A Bountiful Harvest

Kathrine Leone Wright - Boca Raton, Florida
Entered on October 3, 2005
Age Group: 30 - 50

I believe the harvest is all.

My mother lived, for a time, on a farm in southwest Colorado, years before the community became the beautiful ski resort town it is today. Her life, like her mother’s before her, was fashioned by what the earth and its animals produced. Even though she eventually moved from that lovely farmland to the city, the harvest stays with her.

Each year, my mother took my little sister and me picking: tomatoes, bing cherries, apples, peaches, and vegetables of all kinds. What we couldn’t pick ourselves, we purchased by the bushel from farmers who lived at the edge of the Salt Lake valley. We’d bring our bounty home, the sharp smell of tomatoes overtaking the car, and leave the baskets in the carport to keep the produce cool and dry until we were ready to can them, or “put them up” as we called it.

The tomatoes were my favorite, best eaten sliced and smothered with ground pepper. The cucumbers, I simply washed and bit into whole. The pickle-sized ones were seeded, crunchy, and especially tasty. And I fondly recall many desserts of cold milk poured over fresh peach slices.

Canning was a major event as we helped my mother with sanitizing mason jars in a big black kettle, boiling the lids in a saucepan, pitting cherries, and preparing the paraffin to set above the preserves. As we worked, she’d tell us stories about her grandparents’ dairy farm, the time she fell off a horse, and other more off-color stories that are now family lore. We put up pickles, stewed tomatoes, spaghetti sauce, jams, and jellies, and, oh, how wonderful the house smelled for days from our efforts. And when the plum jelly failed to set one year, we renamed it syrup and poured it over Saturday morning pancakes. Canning was our succulent genealogy lesson.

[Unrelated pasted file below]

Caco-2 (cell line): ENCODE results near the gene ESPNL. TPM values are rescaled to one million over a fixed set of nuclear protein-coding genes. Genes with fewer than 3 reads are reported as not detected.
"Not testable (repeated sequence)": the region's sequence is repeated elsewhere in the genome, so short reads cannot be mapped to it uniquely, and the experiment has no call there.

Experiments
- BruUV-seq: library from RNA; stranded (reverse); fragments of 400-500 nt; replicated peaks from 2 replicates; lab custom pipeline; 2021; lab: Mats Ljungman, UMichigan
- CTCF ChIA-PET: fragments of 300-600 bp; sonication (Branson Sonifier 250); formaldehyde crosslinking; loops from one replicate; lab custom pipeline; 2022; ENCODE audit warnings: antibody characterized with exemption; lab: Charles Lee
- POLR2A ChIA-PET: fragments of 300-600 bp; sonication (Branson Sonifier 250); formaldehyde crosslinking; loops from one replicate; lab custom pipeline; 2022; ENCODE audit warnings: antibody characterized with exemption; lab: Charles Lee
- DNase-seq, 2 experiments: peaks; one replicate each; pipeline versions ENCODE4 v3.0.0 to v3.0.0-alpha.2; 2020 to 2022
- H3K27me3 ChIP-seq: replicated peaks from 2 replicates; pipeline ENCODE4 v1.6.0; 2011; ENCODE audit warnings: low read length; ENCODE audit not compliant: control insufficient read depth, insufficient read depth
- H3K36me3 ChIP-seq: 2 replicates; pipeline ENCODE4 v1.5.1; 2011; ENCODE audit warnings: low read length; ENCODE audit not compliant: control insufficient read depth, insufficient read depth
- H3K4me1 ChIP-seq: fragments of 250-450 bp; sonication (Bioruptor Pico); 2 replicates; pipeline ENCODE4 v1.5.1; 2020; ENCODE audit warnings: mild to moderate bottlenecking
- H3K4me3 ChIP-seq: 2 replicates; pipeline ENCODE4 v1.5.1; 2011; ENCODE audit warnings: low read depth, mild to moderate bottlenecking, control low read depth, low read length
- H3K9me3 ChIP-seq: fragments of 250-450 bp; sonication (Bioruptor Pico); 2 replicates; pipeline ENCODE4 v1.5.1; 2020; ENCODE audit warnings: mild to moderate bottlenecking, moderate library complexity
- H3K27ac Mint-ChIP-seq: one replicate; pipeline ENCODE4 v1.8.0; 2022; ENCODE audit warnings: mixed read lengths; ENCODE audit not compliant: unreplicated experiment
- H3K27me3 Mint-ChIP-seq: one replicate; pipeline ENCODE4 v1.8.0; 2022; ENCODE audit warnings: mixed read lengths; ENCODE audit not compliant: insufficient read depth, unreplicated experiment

About a year after I moved to Florida, I found a farm near my house where I could take my children to pick strawberries. Running up and down the rows with my two toddlers, picking the ripest, best berries and gathering them in baskets, I felt connected to my mother’s farm-girl heritage, to the land, and to the order of all things that require tending to thrive. The farm sold its “pick your own” operation two years later, and now that land bears luxury homes. Also part of the order of things, I know.

This year, after an overly wet spring yielded a smallish crop in northern Utah where my mother lives, she lucked into two precious bushels of tomatoes to accompany the peppers and onions she had grown in her own backyard. The salsa my mother and sister made tastes like nothing else in this world.

It’s late September now; the harvest moon has come and gone, but there’s a box of homemade salsa on its way to me in Florida. There’s also solace in knowing that these gardens are built on continuance—that soon enough, we’ll have another harvest to draw from. And next season, when I teach my children how to make cherry butter, I’ll add an extra helping of cinnamon, and a few new stories. I’ll make the recipe my own.

Kathrine Leone Wright is editorial director for an advertising agency. After obtaining an MFA in creative writing from Florida Atlantic University, she moved with her family back to their native Utah. They recently attempted a first garden of their own, with plenty of tomatoes.